Environmental Working Group’s 2017 Shopper’s Guide to Pesticides in Produce 

by Diane, M.P.H, M.S.

The Environmental Working Group’s 2017 edition of the Shopper’s Guide to Pesticides in Produce is based on analysis of the U.S. Department of Agriculture’s Pesticide Data Program report. While eating plenty of fruits and vegetables is essential no matter how they’re grown, try to buy USDA organic when shopping for items with the heaviest pesticide loads.

“Dirty Dozen” list of produce with the most pesticide residue:

  1. Strawberries
  2. Spinach
  3. Nectarines
  4. Apples
  5. Peaches
  6. Pears
  7. Cherries
  8. Grapes
  9. Celery
  10. Tomatoes
  11. Sweet bell peppers
  12. Potatoes

A single sample of strawberries showed 20 different pesticides!

More than 98 % of samples of strawberries, spinach, peaches, nectarines, cherries and apples tested positive for residue of at least one pesticide.

Spinach samples had, on average, twice as much pesticide residue by weight than any other crop.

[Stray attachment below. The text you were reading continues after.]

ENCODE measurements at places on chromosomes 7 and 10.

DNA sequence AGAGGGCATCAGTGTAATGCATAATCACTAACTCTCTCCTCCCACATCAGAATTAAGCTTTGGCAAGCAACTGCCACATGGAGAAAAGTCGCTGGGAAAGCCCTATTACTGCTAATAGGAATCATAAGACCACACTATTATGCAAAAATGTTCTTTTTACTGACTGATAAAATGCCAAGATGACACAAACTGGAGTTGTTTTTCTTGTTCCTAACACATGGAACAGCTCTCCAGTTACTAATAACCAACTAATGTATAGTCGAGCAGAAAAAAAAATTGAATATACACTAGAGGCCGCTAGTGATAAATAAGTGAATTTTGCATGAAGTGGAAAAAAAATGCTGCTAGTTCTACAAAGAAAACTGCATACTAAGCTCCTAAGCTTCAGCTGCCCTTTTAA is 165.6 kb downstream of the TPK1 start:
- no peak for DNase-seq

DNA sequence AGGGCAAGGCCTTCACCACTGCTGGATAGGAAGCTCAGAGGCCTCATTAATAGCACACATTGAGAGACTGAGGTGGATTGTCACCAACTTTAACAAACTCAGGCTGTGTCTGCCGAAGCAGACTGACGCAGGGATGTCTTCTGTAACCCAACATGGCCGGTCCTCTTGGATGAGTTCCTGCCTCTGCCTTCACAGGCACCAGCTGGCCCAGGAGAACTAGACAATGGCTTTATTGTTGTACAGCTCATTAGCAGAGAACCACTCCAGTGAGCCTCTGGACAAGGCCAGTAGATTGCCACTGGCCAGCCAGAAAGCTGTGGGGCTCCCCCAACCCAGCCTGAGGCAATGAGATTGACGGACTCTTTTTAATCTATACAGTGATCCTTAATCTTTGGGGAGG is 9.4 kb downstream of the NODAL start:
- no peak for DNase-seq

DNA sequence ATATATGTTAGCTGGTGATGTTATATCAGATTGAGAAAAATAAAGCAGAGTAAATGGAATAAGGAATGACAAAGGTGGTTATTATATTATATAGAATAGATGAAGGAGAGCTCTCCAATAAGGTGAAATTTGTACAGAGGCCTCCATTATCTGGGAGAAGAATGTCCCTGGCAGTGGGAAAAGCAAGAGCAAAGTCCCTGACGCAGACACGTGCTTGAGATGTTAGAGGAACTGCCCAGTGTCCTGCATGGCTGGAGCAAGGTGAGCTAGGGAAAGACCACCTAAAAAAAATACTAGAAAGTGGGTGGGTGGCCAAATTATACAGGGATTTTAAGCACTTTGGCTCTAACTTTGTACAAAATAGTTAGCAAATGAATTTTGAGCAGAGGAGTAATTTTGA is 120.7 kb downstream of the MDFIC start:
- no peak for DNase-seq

“Clean 15” produce with the least likelihood to contain pesticide residue:

  1. Sweet corn*
  2. Avocados
  3. Pineapples
  4. Cabbage
  5. Onions
  6. Frozen sweet peas
  7. Papayas*
  8. Asparagus
  9. Mangos
  10. Eggplant
  11. Honeydew
  12. Kiwi
  13. Cantaloupe
  14. Cauliflower
  15. Grapefruit

* A small amount of sweet corn, papaya and summer squash sold in the United States is produced from genetically modified seeds. Buy organic varieties of these crops if you want to avoid genetically modified produce.

How to Wash Fruits and Vegetables:

Whether the produce you buy is organic or not, it’s important to always wash it. While The Clean Fifteen has less pesticide residue than The Dirty Dozen, washing produce ensures that you’re consuming the least amount possible. Avoid washing fruits and veggies with soap or detergent. Do:

  • Wash your hands ahead of preparing fruit and veggies.
  • Place fruits and veggies in a bowl in your sink and fill with cold distilled water,* or very clean, cold tap water, for 2-3 minutes.
  • For fruits and veggies with more ridges and angles (like broccoli and cauliflower), let them soak a few minutes longer.
  • For produce with thick skin, use a use a gentle vegetable brush to help rinse away additional pesticides and microbes.
  • Drain your sink and dry your fruits and veggies.

*Distilled water is purified and filtered to remove contaminants.

Reference: Environmental Working Group (EWG). https://www.ewg.org, 03/09/17 and https://www.ewg.org/foodnews/clean_fifteen_list.php.

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